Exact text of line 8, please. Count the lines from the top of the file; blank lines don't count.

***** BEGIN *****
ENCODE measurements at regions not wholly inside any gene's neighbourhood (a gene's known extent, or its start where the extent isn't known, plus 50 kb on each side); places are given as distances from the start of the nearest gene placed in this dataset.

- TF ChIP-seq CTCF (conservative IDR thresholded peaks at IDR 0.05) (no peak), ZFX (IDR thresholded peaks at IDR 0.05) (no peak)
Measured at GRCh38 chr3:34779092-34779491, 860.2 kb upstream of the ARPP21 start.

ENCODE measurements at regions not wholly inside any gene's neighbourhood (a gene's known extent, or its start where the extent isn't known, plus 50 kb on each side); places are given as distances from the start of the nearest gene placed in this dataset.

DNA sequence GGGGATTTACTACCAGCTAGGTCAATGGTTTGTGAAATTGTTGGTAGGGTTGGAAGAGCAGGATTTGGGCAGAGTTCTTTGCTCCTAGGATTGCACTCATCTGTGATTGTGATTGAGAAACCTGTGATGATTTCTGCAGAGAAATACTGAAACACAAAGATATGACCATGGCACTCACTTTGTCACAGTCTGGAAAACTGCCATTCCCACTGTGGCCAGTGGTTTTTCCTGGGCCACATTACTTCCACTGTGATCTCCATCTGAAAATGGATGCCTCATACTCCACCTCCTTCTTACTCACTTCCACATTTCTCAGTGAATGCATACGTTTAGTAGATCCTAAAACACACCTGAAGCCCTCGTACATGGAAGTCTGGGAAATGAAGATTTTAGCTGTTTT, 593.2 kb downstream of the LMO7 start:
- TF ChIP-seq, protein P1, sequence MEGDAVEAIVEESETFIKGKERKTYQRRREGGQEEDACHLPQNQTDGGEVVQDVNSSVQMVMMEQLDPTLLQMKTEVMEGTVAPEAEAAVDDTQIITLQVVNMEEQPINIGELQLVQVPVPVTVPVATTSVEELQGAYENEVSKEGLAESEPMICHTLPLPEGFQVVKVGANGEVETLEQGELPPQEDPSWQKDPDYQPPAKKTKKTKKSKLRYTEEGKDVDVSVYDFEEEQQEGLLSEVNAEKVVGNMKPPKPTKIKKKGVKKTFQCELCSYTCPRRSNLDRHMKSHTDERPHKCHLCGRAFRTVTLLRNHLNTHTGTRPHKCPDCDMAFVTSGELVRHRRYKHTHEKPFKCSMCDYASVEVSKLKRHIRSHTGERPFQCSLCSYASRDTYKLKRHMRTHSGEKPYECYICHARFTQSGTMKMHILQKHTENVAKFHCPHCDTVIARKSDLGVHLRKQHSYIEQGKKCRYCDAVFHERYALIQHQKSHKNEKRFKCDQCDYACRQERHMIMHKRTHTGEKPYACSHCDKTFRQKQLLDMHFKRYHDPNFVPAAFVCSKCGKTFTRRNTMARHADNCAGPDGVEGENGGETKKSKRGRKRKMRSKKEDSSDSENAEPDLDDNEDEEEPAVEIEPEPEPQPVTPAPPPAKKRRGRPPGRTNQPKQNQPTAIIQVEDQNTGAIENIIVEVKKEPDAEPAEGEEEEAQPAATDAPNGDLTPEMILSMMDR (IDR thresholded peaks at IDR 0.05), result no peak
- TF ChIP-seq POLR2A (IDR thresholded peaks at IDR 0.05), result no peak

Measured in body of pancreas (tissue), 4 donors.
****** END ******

Measured in body of pancreas (tissue), 4 donors.